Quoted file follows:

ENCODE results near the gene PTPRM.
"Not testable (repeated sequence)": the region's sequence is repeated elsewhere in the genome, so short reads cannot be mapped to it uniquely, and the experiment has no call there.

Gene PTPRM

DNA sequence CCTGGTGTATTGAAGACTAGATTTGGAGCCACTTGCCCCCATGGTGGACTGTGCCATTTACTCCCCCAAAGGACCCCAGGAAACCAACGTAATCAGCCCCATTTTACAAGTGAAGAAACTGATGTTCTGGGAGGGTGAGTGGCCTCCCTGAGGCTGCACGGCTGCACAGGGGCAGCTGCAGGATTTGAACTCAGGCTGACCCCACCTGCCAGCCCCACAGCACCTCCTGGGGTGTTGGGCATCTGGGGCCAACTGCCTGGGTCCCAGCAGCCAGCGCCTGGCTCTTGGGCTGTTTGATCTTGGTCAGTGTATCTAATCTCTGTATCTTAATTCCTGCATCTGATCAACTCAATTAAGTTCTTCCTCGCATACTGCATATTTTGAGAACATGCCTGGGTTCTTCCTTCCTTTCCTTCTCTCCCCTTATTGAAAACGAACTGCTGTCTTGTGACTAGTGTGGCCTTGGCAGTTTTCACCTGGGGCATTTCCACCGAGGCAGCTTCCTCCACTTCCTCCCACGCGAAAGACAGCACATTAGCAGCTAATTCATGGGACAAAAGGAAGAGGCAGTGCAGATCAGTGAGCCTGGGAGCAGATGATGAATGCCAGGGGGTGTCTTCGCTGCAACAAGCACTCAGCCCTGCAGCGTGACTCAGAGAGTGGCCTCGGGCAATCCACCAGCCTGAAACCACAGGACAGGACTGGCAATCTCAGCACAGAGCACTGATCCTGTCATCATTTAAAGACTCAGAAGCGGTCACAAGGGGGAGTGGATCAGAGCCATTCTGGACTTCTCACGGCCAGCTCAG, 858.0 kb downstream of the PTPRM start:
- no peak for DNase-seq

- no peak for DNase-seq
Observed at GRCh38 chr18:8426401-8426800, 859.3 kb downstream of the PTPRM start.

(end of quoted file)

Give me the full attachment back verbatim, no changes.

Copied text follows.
ENCODE results near the gene PTPRM.
"Not testable (repeated sequence)": the region's sequence is repeated elsewhere in the genome, so short reads cannot be mapped to it uniquely, and the experiment has no call there.

Gene PTPRM

DNA sequence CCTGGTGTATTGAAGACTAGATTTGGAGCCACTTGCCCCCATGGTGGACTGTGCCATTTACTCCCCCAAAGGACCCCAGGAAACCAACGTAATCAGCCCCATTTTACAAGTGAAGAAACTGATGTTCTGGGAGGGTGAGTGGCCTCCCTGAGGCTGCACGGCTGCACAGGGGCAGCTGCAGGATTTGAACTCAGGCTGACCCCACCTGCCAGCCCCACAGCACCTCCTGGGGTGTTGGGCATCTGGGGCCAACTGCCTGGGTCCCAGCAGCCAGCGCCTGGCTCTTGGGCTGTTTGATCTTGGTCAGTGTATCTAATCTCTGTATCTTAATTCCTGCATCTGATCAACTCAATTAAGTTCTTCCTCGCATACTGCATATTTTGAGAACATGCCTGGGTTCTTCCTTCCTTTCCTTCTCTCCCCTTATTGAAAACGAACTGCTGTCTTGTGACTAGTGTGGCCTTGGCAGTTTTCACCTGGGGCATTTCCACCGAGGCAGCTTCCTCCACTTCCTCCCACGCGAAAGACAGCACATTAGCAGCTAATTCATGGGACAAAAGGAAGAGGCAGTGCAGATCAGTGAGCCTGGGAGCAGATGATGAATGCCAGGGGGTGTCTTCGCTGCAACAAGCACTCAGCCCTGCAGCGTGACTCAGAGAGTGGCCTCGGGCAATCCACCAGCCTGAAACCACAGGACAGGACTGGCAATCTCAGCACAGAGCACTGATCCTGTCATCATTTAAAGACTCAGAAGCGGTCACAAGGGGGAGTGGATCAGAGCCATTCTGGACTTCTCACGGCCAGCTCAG, 858.0 kb downstream of the PTPRM start:
- no peak for DNase-seq

- no peak for DNase-seq
Observed at GRCh38 chr18:8426401-8426800, 859.3 kb downstream of the PTPRM start.